For more information about tax credits and deductions, contact Elizabeth A. Gardner, CPA, Tax Manager at 315.701.6365 or email@example.com. Elizabeth practices in the areas of individual, partnership and corporate tax return preparation and tax planning for individuals and businesses.
The Child Tax Credit is a tax credit that may save taxpayers up to $1,000 for each eligible qualifying child. Taxpayers should make sure they qualify before they claim it. Here are four facts on the Child Tax Credit:
1. Qualifications – For the Child Tax Credit, a qualifying child must pass several tests:
- Age – The child must have been under age 17 on Dec. 31, 2016.
- Relationship – The child must be the taxpayer’s son, daughter, stepchild, foster child, brother, sister, stepbrother, stepsister, half-brother or half-sister. The child may be a descendant of any of these individuals. A qualifying child could also include grandchildren, nieces or nephews. Taxpayers would always treat an adopted child as their own child. An adopted child includes a child lawfully placed with them for legal adoption.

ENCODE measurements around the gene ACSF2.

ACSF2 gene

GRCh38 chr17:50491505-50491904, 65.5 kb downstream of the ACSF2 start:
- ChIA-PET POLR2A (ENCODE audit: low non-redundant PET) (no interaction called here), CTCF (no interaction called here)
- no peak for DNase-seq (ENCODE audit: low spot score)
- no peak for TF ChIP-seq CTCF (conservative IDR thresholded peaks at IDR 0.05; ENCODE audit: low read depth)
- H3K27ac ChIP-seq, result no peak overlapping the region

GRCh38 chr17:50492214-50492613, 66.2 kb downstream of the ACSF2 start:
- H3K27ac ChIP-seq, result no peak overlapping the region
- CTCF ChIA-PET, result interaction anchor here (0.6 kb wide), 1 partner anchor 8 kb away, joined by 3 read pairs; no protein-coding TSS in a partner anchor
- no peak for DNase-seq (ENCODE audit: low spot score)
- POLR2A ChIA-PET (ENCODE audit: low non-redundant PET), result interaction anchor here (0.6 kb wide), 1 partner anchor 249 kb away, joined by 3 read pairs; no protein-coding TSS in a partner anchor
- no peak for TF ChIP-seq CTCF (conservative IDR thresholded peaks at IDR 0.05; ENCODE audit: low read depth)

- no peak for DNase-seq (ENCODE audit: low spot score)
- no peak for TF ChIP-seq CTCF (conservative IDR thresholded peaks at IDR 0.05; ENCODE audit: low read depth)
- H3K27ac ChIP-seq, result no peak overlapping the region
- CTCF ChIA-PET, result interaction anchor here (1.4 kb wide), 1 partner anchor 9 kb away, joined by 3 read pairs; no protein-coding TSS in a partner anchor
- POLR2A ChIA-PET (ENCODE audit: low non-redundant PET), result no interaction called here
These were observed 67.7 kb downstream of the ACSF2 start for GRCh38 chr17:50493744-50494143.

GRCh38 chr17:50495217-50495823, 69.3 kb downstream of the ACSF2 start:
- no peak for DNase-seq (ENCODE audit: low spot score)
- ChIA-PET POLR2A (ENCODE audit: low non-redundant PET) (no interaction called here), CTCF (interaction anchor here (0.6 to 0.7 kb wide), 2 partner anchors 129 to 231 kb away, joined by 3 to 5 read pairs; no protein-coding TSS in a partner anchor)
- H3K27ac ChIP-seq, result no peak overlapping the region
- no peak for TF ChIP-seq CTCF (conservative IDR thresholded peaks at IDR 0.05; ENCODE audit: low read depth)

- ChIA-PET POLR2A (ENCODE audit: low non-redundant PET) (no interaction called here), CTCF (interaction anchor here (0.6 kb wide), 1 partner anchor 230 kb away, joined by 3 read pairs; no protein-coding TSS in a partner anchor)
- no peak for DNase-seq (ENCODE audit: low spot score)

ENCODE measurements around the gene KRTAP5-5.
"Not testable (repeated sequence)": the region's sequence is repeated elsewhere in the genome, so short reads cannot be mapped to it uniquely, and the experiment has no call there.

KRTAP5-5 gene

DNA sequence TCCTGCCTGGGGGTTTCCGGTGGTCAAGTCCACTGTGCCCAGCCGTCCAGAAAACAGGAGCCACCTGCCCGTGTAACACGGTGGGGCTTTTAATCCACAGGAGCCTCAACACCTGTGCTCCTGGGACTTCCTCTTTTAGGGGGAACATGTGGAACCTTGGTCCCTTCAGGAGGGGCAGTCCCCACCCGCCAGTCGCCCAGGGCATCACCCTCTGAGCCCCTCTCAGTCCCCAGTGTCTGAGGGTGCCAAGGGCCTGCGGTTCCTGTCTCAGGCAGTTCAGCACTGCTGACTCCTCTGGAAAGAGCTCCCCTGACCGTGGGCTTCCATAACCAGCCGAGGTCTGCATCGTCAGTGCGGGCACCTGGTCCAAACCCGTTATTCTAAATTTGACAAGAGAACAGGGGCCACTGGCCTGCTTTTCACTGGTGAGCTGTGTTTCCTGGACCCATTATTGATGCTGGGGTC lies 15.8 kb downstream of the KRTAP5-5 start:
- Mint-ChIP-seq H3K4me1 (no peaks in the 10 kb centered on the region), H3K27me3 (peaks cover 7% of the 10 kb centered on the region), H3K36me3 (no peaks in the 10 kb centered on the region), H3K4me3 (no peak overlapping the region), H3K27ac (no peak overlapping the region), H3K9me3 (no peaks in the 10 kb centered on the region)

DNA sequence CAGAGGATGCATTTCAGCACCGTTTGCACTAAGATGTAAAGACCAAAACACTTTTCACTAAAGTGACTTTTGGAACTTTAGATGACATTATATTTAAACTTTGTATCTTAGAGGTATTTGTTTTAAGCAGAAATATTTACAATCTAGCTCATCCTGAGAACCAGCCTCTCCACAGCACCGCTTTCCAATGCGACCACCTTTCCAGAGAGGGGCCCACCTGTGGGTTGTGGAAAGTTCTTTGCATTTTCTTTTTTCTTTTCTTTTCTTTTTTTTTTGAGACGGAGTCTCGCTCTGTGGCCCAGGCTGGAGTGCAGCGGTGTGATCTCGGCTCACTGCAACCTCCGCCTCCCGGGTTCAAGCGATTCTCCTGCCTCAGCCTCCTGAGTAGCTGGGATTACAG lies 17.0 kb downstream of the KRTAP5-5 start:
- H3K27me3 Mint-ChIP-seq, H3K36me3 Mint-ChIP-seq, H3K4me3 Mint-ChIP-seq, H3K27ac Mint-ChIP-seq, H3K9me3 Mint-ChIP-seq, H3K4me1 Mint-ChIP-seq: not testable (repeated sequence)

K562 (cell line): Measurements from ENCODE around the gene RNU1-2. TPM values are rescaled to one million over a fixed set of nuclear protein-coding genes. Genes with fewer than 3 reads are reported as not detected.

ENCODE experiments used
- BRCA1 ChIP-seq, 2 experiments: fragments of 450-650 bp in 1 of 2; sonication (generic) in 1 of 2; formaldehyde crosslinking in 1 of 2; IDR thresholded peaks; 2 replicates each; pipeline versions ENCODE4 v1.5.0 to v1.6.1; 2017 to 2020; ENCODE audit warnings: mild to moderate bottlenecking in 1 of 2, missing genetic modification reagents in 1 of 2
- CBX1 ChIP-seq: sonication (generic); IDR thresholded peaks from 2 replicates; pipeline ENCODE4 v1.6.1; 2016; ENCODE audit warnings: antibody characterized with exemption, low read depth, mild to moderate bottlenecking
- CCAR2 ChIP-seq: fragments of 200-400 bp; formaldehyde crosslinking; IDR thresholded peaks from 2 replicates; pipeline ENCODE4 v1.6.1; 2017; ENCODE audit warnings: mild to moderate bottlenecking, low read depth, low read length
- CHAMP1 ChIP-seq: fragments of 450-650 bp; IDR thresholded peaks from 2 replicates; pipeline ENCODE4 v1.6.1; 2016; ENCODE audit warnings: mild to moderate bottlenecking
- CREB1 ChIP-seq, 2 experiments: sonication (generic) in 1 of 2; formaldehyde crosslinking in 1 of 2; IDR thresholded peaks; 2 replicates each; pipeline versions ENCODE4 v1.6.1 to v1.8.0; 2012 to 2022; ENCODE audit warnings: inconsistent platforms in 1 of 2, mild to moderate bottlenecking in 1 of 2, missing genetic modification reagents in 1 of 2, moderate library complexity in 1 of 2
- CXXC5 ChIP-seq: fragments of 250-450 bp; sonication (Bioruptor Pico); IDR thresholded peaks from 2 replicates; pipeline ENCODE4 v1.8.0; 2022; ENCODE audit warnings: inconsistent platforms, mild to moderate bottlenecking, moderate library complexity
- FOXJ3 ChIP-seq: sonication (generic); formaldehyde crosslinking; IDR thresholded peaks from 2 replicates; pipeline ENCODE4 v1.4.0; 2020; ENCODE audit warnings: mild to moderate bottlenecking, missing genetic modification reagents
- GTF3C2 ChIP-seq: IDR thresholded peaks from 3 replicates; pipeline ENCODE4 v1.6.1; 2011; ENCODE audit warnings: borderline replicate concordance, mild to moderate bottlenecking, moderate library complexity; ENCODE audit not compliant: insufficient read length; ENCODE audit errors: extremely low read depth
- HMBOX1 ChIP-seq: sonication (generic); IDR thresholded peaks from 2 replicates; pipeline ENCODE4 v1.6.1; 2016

- Support – The child must have not provided more than half of their own support for the year.
- Dependent – The child must be a dependent that a taxpayer claims on their federal tax return.
- Joint return – The child cannot file a joint return for the year, unless the only reason they are filing is to claim a refund.
- Citizenship – The child must be a U.S. citizen, a U.S. national or a U.S. resident alien.
- Residence – In most cases, the child must have lived with the taxpayer for more than half of 2016.
2. Limitations – The Child Tax Credit is subject to income limitations. The limits may reduce or eliminate a taxpayer’s credit depending on their filing status and income.
3. Additional Child Tax Credit – If a taxpayer qualifies and gets less than the full Child Tax Credit, they could receive a refund, even if they owe no tax, with the Additional Child Tax Credit.
Because of a new tax-law change, the IRS cannot issue refunds before Feb.15 for tax returns that claim the Earned Income Tax Credit (EITC) or the ACTC. This applies to the entire refund, even the portion not associated with these credits. The IRS will begin to release EITC/ACTC refunds starting Feb. 15. However, the IRS expects these refunds to be available in bank accounts or debit cards at the earliest, during the week of Feb. 27. This will happen as long as there are no processing issues with the tax return and the taxpayer chose direct deposit.
4. Schedule 8812 – If a taxpayer qualifies to claim the Child Tax Credit, they may need to complete and attach Schedule 8812, Child Tax Credit, with their tax return.
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